Dominican Republic: UN experts concerned over fears of arbitrary deportation and racial profiling
Fears of arbitrary deportation
27 July 2015
GENEVA (28 July 2015) – The United Nations Working Group of Experts of People of African Descent today called on the Government of the Dominican Republic to take steps to prevent arbitrary deportations and to adopt measures to address allegations of racial profiling during deportations of people of Haitian descent.
Some 19,000 people have reportedly left Dominican Republic for Haiti since 21 June due to fear and amidst concerns that there will be violations when deportations officially start in August.
“No one should be deported when there are legal and valid reasons to stay,” said human rights expert Mireille Fanon Mendes-France, who currently heads the expert panel. “Migrants are entitled to protection and Dominicans of Haitian descent have the right to reside safely in the territory, as well as children born in the Dominican Republic who are legally registered,”
“The Dominican Republic cannot violate international norms or those of the inter-American system of human rights protection, and especially not violate its own Constitution,” she emphasized.
The expert warned that the difficulties in obtaining necessary documents to register for the naturalization and regularization process, the lack of information on the deportation plan, and the deportations “have instilled fear, resulting in a situation whereby people of Haitian descent without documents are also leaving to avoid abrupt deportations.”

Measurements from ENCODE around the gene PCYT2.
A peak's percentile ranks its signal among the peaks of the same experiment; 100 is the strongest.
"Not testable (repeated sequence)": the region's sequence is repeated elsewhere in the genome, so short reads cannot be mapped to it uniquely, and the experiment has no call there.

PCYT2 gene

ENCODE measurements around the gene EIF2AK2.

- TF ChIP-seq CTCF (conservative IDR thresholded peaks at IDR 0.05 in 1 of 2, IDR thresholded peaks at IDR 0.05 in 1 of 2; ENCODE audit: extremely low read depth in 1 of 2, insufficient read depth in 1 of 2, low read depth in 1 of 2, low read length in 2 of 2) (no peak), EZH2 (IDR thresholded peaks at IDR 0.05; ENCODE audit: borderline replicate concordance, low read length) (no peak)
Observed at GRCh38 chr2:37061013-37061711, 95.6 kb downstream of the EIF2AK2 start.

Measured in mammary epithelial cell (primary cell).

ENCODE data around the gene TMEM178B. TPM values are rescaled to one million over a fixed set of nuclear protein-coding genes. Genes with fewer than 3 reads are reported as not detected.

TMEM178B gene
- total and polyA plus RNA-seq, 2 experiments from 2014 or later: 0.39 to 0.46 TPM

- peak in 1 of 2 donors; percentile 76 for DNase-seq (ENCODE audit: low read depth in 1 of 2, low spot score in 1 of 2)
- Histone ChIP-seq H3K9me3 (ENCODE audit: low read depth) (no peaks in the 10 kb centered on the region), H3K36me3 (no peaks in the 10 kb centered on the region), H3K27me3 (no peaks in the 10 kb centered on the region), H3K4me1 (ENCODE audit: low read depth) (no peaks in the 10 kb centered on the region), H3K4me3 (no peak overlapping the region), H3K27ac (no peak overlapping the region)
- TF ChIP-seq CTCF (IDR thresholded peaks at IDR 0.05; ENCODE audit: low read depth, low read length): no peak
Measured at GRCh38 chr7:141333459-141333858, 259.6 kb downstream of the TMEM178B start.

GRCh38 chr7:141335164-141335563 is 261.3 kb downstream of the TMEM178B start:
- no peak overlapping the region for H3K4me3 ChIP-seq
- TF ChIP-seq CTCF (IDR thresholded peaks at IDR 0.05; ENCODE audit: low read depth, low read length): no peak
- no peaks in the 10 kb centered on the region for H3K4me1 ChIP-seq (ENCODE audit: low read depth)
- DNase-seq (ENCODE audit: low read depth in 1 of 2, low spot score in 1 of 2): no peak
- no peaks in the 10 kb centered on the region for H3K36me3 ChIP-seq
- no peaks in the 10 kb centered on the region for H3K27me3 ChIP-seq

The Working Group reiterated its call* on the Dominican authorities to put in place effective and transparent legislation and other measures to successfully fight the discrimination and social exclusion faced mostly by Haitian migrants and people of Haitian descent in the country.
“The Dominican Republic does not recognize the existence of a structural problem of racism and xenophobia, but it must address these issues as a matter of priority so the country can live free from tension and fear,” Ms. Mendes-France stressed.
The Working Group of Experts on People of African Descent was established on 25 April 2002 by the then Commission on Human Rights, following the World Conference against Racism held in Durban in 2001. The Working Group is composed of five independent experts serving in their personal capacities: Ms. Mireille FANON-MENDES-FRANCE (France), current Chair-Rapporteur; Ms. Verene SHEPHERD (Jamaica); Mr. Sabelo Gumedze (South Africa); Mr. Ricardo A. SUNGA III (the Philippines) and Mr. Michal BALCERZAK (Poland). Learn more, visit: http://www.ohchr.org/EN/Issues/Racism/WGAfricanDescent/Pages/WGEPADIndex.aspx
The Working Groups are part of what is known as the Special Procedures of the Human Rights Council. Special Procedures, the largest body of independent experts in the UN Human Rights system, is the general name of the Council’s independent fact-finding and monitoring mechanisms that address either specific country situations or thematic issues in all parts of the world. Special Procedures’ experts work on a voluntary basis; they are not UN staff and do not receive a salary for their work. They are independent from any government or organization and serve in their individual capacity.